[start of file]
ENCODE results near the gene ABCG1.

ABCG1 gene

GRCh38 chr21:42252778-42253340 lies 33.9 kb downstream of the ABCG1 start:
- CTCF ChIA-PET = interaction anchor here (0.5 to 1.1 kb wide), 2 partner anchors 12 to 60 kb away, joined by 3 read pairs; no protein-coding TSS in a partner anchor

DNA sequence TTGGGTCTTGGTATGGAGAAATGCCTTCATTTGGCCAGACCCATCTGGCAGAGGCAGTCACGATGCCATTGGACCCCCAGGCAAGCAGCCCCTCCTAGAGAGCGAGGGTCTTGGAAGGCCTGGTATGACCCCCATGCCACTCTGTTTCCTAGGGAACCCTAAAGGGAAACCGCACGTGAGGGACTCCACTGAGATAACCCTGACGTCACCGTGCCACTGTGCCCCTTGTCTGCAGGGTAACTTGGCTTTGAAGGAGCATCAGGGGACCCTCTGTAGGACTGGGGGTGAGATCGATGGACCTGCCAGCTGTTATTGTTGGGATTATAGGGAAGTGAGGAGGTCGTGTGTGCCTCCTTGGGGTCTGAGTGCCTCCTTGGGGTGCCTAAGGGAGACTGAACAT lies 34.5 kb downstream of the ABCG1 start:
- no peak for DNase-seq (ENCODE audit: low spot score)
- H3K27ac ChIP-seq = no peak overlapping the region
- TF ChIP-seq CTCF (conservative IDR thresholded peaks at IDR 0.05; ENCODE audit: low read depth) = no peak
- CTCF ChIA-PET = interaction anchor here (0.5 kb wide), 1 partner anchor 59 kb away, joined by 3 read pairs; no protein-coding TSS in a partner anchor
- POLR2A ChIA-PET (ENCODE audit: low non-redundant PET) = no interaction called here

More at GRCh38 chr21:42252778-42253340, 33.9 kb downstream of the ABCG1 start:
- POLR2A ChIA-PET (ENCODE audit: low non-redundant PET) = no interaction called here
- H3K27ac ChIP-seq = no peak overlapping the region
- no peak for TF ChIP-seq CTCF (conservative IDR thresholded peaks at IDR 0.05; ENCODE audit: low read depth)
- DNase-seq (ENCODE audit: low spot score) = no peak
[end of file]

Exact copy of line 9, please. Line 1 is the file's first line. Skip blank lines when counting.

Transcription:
- CTCF ChIA-PET = interaction anchor here (0.5 kb wide), 1 partner anchor 59 kb away, joined by 3 read pairs; no protein-coding TSS in a partner anchor